Conference Report: Edinburgh GEM Conference 2016 by Alex McLeman

I had an excellent opportunity to attend the GEM conference in Edinburgh through co-funding from Museums Development North West and my organisation, Bolton Library and Museums services. It was great to listen, learn and share ideas with museum professionals from across the country. I attended so many interesting and relevant sessions and will briefly mention 3 of the sessions I found particularly inspiring.

Museums for learning: the challenge of optimising outcomes in the age of austerity. Julia Bryan and Angelica Vanasse, National Museums Liverpool

I learnt more about utilising the community to engineer effective exhibitions at The Walker Art Gallery. I discovered from Julia Bryon an ingenious way of developing characters for museums. It is to use children in your focus group and to get them to design the character. This is how Winnie the baby spider from the Museum of Liverpool was created. It certainly is a cost effective way to bring children’s ideas to the heart of the museum and much cheaper than using a graphic designer when resources are low.

Influence your own destiny – tools to develop an effective advocacy strategy, Robin Hanley and Collie Mudie, Norfolk Museums Service

I discovered more about how to be a more effective advocator during the workshop by Robin Hanley and Collie Mudie from Norfolk Museums Service. They shared practical tips on how to develop an effective advocacy strategy to influence your own destiny. Some of these ideas include –

  • Importance of continually adapting your advocacy strategy in response to the challenges faced.
  • Showing stakeholders, decision makers and councillors what your museum does so they may be more sympathetic when cuts came around and more positive in supporting your organisation.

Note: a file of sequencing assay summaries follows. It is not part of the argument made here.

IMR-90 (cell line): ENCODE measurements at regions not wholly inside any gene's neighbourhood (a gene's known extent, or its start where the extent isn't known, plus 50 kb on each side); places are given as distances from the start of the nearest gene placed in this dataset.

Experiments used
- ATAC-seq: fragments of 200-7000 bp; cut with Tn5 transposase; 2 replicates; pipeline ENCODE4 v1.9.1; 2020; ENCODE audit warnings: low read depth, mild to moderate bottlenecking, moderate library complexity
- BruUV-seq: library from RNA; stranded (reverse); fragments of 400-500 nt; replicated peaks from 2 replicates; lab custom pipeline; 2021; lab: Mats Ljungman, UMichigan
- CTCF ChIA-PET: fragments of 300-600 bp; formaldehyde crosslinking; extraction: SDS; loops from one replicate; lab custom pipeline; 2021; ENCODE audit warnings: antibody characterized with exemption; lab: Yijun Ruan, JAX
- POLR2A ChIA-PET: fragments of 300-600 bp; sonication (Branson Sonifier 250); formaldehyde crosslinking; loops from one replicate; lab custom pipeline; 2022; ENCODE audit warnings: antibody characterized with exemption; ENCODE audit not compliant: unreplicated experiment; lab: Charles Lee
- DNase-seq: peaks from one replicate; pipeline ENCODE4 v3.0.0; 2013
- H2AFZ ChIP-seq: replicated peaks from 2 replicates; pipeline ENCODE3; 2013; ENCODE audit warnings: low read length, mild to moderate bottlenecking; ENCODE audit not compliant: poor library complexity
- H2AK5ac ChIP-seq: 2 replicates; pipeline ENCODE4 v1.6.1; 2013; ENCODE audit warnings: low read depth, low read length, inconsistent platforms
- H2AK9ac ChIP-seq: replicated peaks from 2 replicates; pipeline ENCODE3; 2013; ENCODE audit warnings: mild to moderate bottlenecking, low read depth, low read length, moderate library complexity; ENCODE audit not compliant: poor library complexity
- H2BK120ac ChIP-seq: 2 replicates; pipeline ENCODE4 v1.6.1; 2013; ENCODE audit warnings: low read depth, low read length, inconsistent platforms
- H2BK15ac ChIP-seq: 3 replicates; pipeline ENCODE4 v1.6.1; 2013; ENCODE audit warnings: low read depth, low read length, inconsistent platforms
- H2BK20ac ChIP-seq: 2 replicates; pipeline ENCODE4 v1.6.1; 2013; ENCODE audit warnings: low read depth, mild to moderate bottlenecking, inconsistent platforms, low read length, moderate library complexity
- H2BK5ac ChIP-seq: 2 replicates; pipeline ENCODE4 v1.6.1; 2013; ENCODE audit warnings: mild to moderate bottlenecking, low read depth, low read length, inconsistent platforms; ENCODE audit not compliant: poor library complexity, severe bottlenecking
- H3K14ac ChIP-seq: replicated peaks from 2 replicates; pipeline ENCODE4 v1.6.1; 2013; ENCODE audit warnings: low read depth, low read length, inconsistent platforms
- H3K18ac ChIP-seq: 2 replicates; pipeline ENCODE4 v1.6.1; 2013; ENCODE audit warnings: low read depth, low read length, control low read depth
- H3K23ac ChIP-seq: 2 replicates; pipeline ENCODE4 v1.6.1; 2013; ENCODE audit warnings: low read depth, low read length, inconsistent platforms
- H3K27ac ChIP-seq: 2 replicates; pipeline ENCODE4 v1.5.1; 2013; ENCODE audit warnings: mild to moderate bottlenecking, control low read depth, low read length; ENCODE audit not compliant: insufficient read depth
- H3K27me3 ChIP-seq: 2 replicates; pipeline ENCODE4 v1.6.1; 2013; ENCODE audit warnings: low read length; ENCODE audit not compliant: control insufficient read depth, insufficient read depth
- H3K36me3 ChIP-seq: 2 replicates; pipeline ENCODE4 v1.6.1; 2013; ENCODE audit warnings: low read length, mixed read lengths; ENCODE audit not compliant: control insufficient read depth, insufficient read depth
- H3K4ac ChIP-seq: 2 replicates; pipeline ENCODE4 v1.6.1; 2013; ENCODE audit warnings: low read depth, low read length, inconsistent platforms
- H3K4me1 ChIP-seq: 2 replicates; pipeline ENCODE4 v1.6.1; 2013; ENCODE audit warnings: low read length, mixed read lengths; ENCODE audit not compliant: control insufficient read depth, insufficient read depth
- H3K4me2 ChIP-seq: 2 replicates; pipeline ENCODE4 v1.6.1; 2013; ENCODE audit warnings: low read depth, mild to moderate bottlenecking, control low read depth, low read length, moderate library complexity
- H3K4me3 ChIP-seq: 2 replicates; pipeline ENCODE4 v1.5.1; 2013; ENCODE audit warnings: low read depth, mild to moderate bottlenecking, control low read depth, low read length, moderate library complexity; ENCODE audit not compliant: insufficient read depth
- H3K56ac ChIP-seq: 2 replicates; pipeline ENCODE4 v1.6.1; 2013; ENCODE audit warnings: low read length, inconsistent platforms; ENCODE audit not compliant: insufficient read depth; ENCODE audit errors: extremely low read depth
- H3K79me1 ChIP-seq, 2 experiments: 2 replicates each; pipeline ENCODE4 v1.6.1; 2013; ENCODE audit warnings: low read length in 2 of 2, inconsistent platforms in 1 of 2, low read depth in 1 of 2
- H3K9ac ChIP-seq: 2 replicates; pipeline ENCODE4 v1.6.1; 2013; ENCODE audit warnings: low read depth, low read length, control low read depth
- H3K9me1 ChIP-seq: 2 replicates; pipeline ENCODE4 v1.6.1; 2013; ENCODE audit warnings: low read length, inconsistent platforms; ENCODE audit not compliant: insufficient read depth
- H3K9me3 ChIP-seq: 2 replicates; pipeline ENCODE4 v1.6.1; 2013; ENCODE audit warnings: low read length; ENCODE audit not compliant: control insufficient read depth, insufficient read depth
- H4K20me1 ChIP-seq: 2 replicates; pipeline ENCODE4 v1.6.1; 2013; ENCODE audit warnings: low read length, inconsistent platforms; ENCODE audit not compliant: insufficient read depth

• Good images of events, exhibitions are very powerful in advocacy.
  • Realising who do I need to influence? Who can I personally influence and who I can’t. If I can’t personal influence a person maybe it might be possible to do it through my line manager or senior manager
  • There will be a different message depending on who you are advocating to.

Cultural Writers: inspiring creative writing through cultural experiences

Fay Lant and Lucy Kerrigan

I found the session from the Literacy Trust very relevant and useful as I work across a joined up library and museum service in Bolton. They made clear links between the importance of using our collections and venues as inspiration to connect with literacy projects. This has raised levels of enjoyment and motivation and really benefitted both pupils and museum staff. I even volunteered to read aloud a child’s poem during the workshop when asked, I gave a lot of expression although I don’t think my Scottish accent held out all the way through.

Comedy classroom with BBC was one of many project which helped children improve their performance in literacy. National Literacy Trust have developed lesson plans to help introduce literacy workshops in a sustainable way and can be adapted to your individual museum. The National Literacy Trust can provide effective CPD for museum and library staff.

Research underpins everything and the National Literacy Trust have discovered that children from the most deprived backgrounds can be inspired the most by engaging with poetry and literacy to help express their emotions.

This is a quote Fay shared with us this extract below by Jeanette Winterson, Why Be Happy When You Could Be Normal.

“When people say that poetry is a luxury, or an option, or for the educated middle classes, or that it shouldn’t be read at school because it is irrelevant, or any of the strange and stupid things that are said about poetry and its place in our lives, I suspect that the people doing the saying have had things pretty easy. A tough life needs a tough language—and that is what poetry is. That is what literature offers—a language powerful enough to say how it is.
It isn’t a hiding place. It is a finding place.”

This quote struck a chord with me about the children and communities which we inspire at Bolton through literacy project. This session increased my confidence and encouraged me to continue to target disadvantaged communities with low levels of literacy at Bolton.

I would like to thank Museums Development North West for making it possible for me to attend the GEM conference in Edinburgh.


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